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Burson Audio HA160 Headphone Amp Review
User Rating: / 6
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Written by Munk   
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http://t0.gstatic.com/images?q=tbn:fIpIAf0c1XYd4M:http://www.partsconnexion.com/t/Index/images/bur160_images/ha160b.jpgThe term audiophile was known only to a select few up until recently. This audio elitist mentality was only perceivable to those capable of funding their audio addiction with very impressive bank rolls. Even if you were going to purchase yourself a mid-fi set up you were still looking at a price tag in and around the 10k mark. Don’t confuse my syntax, hi-end audio has not gotten any cheaper, in fact high end audio is reaching prices never before seen until now. What I am referring to is audiophile grade products that are actually achievable for the average user. Personal audio technology has finally reached the heights of a high end floor model system, without the floor model price tag. For under $3000 you can achieve the same listening experience that the elitist audiophiles have been enjoying for years, and they paid a lot more than $3K for their setups. Headphone amps like the Burson Audio HA160 make it possible for almost anyone to achieve high end sound on a budget. Let’s check it out:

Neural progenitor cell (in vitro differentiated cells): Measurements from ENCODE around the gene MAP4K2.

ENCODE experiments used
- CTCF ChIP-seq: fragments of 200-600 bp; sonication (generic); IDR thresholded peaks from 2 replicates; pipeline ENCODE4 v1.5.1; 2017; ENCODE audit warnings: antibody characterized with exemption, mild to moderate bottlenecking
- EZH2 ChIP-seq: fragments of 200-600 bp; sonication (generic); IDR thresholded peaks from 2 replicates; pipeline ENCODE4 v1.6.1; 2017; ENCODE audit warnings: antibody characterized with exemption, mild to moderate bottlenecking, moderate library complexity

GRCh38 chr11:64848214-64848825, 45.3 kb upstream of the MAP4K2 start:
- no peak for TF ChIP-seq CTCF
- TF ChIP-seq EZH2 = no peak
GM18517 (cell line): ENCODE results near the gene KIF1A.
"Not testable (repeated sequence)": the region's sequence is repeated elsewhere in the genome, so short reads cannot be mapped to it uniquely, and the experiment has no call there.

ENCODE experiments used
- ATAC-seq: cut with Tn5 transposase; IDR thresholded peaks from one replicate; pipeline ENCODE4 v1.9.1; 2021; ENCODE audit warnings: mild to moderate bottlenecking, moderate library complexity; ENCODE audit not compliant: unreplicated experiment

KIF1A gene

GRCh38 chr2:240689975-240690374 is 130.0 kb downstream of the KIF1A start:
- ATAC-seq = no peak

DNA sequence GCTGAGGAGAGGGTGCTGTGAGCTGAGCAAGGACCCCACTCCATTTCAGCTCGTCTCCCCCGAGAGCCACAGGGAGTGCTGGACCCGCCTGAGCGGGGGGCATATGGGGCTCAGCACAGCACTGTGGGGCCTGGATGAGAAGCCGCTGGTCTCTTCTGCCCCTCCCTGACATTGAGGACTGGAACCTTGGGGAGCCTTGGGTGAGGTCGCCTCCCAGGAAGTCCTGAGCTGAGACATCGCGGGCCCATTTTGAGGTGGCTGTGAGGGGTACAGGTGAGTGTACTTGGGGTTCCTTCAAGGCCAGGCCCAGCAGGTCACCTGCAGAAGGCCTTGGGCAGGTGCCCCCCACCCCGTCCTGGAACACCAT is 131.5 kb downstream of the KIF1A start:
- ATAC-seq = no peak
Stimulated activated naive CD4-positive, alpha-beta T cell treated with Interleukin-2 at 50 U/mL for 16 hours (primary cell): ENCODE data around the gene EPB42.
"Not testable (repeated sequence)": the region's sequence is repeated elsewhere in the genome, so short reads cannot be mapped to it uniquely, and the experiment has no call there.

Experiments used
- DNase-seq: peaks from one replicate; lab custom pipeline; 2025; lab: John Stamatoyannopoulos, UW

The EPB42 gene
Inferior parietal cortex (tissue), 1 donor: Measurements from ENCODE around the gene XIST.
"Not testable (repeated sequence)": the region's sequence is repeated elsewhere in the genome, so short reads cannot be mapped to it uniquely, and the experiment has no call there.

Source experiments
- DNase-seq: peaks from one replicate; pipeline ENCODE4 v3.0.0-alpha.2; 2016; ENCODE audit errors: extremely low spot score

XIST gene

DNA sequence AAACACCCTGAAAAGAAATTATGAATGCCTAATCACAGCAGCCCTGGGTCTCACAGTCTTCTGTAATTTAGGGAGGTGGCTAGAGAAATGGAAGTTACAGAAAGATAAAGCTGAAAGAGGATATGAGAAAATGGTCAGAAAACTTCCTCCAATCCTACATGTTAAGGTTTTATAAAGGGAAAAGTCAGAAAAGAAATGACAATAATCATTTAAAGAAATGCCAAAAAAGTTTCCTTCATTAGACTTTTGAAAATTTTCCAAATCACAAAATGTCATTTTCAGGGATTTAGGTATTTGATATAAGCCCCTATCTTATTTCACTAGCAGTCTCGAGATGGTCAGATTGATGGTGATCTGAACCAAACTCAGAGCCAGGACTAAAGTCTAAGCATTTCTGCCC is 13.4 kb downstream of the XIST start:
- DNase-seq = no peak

Provided by: Burson Audio

 

Price: $699

Closer Look:

 


 

Specifications and Features:

  • Input impedance: 47 KOhms
  • Frequency response: 5Hz (-0.3dB) to 35 kHz (-1dB)
  • Signal to noise ratio: >98dB at 0dB gain
  • THD: <0.001% at 6mW/300 Ohms
  • Channel separation: >70dB/10kHz
  • Output power: 650mW/300 Ohms, 800mW/60 Ohms
  • Output impedance: line out 60 Ohms, phones out 5 Ohms
  • Power dissipation: <10W, internal, regulated power supply
  • Dimensions: 180mm x 250mm x 80mm
  • Connectors (audio): 2 x phone jacks 6.35mm
  •                                2 x gold plated RCA connectors with Teflon isolation
  • Weight: app. 4.5 kg
  • Colour: silver anodized aluminium

 

Listening to music is a very personal and life long adventure. We know!

The HA-160 is an uncompromising reference class headphone amplifier packed with Burson technologies, Burson refinement and Burson passion.  It will cleanse your soul from the daily   racket of life and make you fall in love with your collections all over again.  
No ICs.

Most headphone amps are built with ICs (integrated circuitry). Listening to an IC based head amp is like trying to listen to a grand concert through a key-hole!  With ICs you are missing out on the micro detail that makes music musical and the macro dynamic that makes our hearts beat with excitement.  There is only one reason for an IC to appear in audio gear, and that is cost saving at the expense of music!


The HA-160 has been designed with no ICs within its circuitry. Our discrete (IC free) approach allows us to optimise our design and tune our machines to achieve the best in audio reproduction. The elimination of ICs has made the HA-160 far more superior to its IC based competitors -  on all fronts.     

Learn More

 Click for larger view:

http://bursonaudio.com/_wp_generated/8f09.jpg

Testing: